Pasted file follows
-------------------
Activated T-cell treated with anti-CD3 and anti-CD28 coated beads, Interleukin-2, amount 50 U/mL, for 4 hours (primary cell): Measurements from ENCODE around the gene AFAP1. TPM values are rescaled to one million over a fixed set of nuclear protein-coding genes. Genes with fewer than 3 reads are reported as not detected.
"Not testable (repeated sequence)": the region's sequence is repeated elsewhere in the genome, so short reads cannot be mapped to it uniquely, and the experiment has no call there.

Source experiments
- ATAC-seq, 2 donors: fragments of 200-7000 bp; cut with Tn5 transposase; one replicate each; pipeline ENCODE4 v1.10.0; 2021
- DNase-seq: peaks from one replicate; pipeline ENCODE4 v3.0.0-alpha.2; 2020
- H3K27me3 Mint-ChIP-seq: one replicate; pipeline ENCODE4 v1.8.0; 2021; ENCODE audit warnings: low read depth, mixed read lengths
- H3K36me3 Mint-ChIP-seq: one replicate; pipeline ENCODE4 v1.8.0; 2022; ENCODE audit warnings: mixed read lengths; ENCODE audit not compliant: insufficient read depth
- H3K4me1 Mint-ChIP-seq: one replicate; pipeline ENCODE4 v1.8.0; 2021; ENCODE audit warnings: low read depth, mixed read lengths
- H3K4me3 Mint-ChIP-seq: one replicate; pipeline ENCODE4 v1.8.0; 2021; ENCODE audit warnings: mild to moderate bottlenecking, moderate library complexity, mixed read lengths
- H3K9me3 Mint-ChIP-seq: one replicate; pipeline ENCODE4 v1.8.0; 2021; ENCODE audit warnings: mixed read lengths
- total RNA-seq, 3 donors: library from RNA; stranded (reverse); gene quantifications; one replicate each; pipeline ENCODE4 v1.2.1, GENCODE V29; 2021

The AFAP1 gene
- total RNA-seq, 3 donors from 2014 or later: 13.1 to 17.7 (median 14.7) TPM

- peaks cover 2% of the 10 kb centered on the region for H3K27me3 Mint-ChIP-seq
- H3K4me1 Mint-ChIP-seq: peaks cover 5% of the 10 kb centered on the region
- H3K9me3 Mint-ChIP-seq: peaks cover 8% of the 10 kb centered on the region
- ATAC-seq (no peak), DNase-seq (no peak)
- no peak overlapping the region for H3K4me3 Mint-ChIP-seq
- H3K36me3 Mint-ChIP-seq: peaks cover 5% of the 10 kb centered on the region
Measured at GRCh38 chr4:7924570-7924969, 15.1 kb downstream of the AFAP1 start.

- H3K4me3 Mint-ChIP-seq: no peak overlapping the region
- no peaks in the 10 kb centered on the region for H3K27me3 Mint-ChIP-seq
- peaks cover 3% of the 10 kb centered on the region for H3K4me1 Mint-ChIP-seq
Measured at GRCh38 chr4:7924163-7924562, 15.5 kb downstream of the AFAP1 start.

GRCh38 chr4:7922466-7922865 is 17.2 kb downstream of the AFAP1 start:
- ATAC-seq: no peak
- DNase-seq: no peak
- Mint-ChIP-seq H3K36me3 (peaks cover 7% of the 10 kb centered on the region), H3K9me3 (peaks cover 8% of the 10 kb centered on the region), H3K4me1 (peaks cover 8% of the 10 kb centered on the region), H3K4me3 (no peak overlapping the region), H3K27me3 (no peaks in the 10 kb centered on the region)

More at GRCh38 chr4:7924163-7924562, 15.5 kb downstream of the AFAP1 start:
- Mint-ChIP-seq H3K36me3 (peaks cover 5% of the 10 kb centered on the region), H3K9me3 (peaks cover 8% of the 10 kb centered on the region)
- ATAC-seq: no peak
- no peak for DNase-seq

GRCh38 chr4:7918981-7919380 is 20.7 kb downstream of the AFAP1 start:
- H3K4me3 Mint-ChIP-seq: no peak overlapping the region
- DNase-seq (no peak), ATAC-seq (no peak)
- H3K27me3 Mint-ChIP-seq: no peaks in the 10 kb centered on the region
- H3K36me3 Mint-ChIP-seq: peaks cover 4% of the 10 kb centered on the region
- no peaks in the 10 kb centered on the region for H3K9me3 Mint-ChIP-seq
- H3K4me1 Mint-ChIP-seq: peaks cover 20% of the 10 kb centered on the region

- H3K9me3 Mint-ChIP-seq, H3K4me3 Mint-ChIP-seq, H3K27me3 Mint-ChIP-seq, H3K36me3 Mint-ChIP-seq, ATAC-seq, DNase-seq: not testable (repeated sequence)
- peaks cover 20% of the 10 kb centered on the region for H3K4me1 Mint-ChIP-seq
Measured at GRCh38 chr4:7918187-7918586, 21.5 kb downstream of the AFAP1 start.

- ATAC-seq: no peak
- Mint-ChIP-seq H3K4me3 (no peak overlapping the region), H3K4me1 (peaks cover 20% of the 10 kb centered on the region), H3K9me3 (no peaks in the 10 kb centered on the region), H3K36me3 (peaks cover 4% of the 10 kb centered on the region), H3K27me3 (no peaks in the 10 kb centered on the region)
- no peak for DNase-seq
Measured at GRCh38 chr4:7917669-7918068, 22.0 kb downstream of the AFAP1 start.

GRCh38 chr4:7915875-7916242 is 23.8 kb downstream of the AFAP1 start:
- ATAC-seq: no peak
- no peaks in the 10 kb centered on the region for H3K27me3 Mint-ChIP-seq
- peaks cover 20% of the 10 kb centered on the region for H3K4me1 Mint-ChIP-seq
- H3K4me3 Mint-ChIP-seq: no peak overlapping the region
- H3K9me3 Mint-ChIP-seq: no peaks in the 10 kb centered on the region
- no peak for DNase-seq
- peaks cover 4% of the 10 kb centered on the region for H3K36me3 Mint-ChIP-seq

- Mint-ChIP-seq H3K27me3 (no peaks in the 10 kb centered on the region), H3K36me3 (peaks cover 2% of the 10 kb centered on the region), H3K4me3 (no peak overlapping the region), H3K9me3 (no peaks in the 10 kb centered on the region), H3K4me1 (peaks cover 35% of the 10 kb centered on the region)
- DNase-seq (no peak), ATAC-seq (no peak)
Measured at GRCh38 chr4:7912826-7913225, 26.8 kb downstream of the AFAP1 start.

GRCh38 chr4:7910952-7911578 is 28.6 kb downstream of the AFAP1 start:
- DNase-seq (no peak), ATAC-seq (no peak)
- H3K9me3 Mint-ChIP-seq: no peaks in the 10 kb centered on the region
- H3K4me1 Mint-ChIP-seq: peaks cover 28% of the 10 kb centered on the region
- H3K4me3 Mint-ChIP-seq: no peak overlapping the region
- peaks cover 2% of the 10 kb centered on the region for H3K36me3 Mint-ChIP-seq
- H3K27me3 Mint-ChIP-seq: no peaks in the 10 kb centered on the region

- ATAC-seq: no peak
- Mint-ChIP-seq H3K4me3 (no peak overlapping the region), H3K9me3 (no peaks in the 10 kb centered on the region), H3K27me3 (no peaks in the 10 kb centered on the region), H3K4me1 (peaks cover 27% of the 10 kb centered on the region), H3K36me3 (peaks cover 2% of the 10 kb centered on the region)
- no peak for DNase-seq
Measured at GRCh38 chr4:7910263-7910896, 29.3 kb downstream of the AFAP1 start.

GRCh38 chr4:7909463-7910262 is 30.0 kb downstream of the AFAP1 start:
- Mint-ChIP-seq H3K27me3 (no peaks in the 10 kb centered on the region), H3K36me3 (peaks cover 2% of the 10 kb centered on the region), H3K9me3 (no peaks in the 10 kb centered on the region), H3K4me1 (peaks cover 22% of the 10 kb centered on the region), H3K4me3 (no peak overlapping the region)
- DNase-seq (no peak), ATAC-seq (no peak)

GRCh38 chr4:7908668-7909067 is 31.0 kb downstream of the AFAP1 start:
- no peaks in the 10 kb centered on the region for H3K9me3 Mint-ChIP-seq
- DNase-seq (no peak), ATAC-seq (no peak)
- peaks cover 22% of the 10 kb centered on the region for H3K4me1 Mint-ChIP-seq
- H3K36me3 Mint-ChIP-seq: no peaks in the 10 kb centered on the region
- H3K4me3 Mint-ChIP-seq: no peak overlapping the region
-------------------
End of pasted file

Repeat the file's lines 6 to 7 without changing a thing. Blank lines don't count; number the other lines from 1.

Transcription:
- H3K27me3 Mint-ChIP-seq: one replicate; pipeline ENCODE4 v1.8.0; 2021; ENCODE audit warnings: low read depth, mixed read lengths
- H3K36me3 Mint-ChIP-seq: one replicate; pipeline ENCODE4 v1.8.0; 2022; ENCODE audit warnings: mixed read lengths; ENCODE audit not compliant: insufficient read depth